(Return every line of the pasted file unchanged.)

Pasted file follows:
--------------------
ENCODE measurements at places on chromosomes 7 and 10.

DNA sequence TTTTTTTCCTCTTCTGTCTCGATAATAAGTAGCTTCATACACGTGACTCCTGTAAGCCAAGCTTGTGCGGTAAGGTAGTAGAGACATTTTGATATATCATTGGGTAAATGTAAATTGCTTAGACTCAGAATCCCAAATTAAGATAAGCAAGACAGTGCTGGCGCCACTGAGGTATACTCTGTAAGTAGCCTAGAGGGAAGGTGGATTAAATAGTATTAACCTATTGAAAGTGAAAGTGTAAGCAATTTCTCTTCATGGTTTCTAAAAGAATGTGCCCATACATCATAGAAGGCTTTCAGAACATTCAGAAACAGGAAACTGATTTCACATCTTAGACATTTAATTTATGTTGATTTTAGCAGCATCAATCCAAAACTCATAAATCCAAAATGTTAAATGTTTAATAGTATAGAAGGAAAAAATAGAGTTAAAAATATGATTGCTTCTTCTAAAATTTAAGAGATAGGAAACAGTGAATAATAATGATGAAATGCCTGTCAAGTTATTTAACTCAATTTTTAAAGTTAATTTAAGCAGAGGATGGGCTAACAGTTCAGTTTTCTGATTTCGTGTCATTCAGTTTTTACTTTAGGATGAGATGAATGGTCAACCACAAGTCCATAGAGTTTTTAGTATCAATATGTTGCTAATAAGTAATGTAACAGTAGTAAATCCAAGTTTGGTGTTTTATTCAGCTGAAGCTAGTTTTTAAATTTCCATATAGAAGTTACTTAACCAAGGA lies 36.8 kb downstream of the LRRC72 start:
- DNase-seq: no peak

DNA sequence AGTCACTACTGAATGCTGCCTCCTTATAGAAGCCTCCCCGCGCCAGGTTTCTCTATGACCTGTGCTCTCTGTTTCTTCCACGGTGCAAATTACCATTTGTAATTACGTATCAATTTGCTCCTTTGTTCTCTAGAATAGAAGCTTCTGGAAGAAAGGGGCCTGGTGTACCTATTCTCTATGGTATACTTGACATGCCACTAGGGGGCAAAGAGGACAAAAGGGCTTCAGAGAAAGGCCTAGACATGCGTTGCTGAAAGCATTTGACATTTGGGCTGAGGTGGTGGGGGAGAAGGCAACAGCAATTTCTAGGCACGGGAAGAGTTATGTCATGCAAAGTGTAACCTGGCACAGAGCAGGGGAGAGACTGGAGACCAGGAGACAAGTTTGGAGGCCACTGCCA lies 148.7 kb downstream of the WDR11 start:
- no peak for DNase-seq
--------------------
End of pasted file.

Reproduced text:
ENCODE measurements at places on chromosomes 7 and 10.

DNA sequence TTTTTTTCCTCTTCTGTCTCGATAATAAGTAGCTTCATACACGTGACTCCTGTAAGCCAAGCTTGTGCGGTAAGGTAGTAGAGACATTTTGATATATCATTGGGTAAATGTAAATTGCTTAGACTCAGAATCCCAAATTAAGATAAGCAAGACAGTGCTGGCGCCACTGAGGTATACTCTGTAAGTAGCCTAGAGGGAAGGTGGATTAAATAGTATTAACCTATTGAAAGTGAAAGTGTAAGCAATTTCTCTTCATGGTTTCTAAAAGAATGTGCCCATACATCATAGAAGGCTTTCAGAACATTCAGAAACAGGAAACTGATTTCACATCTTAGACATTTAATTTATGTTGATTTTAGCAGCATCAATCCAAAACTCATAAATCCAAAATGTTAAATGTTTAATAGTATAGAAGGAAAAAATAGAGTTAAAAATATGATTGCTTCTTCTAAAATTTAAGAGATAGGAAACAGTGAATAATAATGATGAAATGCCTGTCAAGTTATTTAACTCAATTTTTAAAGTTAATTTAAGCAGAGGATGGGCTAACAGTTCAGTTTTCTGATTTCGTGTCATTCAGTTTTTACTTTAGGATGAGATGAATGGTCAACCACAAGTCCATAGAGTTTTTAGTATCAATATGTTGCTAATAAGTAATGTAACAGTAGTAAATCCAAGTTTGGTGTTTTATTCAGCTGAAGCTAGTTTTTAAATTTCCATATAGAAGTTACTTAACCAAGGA lies 36.8 kb downstream of the LRRC72 start:
- DNase-seq: no peak

DNA sequence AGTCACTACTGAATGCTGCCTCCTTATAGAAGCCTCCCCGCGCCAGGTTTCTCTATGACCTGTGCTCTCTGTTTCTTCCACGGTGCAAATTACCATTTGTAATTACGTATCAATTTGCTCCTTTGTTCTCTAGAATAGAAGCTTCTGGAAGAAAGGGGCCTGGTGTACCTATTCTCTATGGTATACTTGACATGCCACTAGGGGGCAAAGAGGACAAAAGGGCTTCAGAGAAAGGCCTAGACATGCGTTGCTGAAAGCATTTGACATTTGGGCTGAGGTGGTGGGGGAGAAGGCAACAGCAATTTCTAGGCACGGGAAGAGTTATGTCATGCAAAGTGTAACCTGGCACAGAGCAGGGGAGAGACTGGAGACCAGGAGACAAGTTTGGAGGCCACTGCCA lies 148.7 kb downstream of the WDR11 start:
- no peak for DNase-seq